Banks appear reluctant to proceed with new corporate bond issues scheduled by the end of the year due to the outflow of deposits they entail in what is a difficult period given that the capital controls remain in place.
Kathimerini understands that in January-October this year Greek companies raised some 616 million euros via bond issues. This has generated a negative climate in the banking arena, as besides the outflow of capital from the accounts of small investors toward the corporate bond market, several main stakeholders of companies have transferred funds from one bank to another – the latter being the consultant of the corporate issue – to acquire bonds.
All that has upset the balance and competition in the sector and banks are putting significant pressure on the competent stock market authorities for corporate issues to be halted for the time being.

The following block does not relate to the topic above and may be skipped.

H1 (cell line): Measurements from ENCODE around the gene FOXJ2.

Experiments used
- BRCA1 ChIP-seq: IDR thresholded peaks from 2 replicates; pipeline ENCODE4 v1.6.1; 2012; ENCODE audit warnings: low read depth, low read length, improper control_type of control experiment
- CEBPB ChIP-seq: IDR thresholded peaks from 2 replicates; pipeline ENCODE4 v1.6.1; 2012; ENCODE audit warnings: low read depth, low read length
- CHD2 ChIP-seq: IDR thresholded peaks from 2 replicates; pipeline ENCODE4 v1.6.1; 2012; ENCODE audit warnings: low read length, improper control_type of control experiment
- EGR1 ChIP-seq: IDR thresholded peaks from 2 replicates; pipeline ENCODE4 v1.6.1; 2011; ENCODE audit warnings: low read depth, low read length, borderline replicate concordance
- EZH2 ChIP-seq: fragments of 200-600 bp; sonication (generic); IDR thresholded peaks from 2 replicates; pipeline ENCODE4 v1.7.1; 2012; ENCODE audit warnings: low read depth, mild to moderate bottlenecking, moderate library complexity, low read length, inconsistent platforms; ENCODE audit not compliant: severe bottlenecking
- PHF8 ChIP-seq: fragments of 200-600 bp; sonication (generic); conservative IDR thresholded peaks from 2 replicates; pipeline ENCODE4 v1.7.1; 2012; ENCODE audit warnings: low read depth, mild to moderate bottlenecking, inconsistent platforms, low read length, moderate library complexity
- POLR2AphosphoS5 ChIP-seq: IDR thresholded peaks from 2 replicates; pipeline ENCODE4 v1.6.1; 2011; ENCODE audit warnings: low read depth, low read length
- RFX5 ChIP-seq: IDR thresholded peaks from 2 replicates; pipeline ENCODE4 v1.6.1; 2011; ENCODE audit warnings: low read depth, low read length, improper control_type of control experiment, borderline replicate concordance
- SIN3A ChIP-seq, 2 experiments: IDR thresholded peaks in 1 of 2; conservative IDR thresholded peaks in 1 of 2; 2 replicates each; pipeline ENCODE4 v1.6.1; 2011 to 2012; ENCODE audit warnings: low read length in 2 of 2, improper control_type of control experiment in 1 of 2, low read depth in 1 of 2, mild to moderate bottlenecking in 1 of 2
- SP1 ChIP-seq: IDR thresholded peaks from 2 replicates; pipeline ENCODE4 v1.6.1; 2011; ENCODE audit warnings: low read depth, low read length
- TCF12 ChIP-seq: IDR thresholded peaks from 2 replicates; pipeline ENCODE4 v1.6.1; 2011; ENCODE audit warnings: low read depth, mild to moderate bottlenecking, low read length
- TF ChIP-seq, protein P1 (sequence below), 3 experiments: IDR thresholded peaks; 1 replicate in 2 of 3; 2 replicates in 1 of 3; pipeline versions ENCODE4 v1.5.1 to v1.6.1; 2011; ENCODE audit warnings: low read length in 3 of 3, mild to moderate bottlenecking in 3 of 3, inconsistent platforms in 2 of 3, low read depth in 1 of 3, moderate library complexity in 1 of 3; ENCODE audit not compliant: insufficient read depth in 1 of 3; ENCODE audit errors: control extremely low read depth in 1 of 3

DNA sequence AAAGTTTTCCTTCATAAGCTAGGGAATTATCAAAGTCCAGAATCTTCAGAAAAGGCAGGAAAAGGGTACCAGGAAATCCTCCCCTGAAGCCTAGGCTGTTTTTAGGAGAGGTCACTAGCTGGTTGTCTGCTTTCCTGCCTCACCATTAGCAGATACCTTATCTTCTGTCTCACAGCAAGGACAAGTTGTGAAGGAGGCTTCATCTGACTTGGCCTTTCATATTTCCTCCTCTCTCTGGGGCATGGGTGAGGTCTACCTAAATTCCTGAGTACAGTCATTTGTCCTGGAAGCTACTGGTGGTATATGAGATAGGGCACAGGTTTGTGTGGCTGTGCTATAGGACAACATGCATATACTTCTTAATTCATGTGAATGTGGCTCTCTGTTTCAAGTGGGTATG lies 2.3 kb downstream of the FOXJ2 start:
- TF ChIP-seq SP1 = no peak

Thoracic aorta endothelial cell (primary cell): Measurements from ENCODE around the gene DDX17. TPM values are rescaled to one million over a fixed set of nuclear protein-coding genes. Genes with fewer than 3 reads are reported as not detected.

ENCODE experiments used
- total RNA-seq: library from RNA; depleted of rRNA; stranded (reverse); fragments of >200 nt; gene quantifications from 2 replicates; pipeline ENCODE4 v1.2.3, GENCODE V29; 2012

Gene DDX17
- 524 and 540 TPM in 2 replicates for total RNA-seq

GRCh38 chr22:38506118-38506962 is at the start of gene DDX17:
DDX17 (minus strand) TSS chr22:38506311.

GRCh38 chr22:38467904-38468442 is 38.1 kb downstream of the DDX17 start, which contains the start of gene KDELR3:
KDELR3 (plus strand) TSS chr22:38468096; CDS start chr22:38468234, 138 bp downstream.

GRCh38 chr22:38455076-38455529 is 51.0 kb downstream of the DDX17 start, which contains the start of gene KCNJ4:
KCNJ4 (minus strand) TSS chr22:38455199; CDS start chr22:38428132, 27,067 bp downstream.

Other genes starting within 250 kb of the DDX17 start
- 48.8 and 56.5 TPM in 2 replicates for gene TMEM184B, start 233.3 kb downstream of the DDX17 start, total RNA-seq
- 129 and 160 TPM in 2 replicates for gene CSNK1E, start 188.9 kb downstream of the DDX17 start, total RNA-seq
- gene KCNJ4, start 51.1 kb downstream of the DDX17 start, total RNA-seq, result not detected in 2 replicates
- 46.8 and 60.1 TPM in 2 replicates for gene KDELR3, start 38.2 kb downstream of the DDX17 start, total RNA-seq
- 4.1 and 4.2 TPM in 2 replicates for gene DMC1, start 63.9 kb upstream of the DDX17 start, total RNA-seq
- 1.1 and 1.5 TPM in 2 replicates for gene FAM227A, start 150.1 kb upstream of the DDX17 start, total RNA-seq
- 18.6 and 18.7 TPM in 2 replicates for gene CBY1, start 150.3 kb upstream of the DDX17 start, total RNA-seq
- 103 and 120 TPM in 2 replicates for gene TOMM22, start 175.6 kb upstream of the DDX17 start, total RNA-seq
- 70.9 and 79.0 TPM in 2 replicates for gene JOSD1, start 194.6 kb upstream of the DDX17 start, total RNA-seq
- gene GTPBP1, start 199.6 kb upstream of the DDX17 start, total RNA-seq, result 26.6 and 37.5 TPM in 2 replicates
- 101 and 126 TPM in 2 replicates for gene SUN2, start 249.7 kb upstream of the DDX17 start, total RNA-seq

The main reason depositors are turning to corporate bonds is the very low yields of time deposits – their average interest rate has slumped to just 0.5 percent per annum, even for large sums, while the typical interest in corporate bonds ranges between 2.8 and 4.2 percent today. Investors in this category usually spend between 20,000 and 30,000 euros.